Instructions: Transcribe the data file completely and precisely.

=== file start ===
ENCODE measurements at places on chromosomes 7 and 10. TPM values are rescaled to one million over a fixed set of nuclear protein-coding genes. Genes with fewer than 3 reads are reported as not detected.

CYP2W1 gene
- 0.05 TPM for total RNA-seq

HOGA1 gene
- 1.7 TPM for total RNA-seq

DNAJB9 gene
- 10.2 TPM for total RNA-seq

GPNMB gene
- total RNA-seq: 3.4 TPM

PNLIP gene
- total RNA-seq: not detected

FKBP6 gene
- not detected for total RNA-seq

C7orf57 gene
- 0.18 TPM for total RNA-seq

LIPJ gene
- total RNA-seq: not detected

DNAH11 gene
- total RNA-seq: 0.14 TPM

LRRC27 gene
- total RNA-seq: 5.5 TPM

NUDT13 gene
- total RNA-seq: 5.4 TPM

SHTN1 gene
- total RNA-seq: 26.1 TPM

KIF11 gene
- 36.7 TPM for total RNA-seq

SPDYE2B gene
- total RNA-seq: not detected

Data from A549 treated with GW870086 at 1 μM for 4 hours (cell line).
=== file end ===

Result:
ENCODE measurements at places on chromosomes 7 and 10. TPM values are rescaled to one million over a fixed set of nuclear protein-coding genes. Genes with fewer than 3 reads are reported as not detected.

CYP2W1 gene
- 0.05 TPM for total RNA-seq

HOGA1 gene
- 1.7 TPM for total RNA-seq

DNAJB9 gene
- 10.2 TPM for total RNA-seq

GPNMB gene
- total RNA-seq: 3.4 TPM

PNLIP gene
- total RNA-seq: not detected

FKBP6 gene
- not detected for total RNA-seq

C7orf57 gene
- 0.18 TPM for total RNA-seq

LIPJ gene
- total RNA-seq: not detected

DNAH11 gene
- total RNA-seq: 0.14 TPM

LRRC27 gene
- total RNA-seq: 5.5 TPM

NUDT13 gene
- total RNA-seq: 5.4 TPM

SHTN1 gene
- total RNA-seq: 26.1 TPM

KIF11 gene
- 36.7 TPM for total RNA-seq

SPDYE2B gene
- total RNA-seq: not detected

Data from A549 treated with GW870086 at 1 μM for 4 hours (cell line).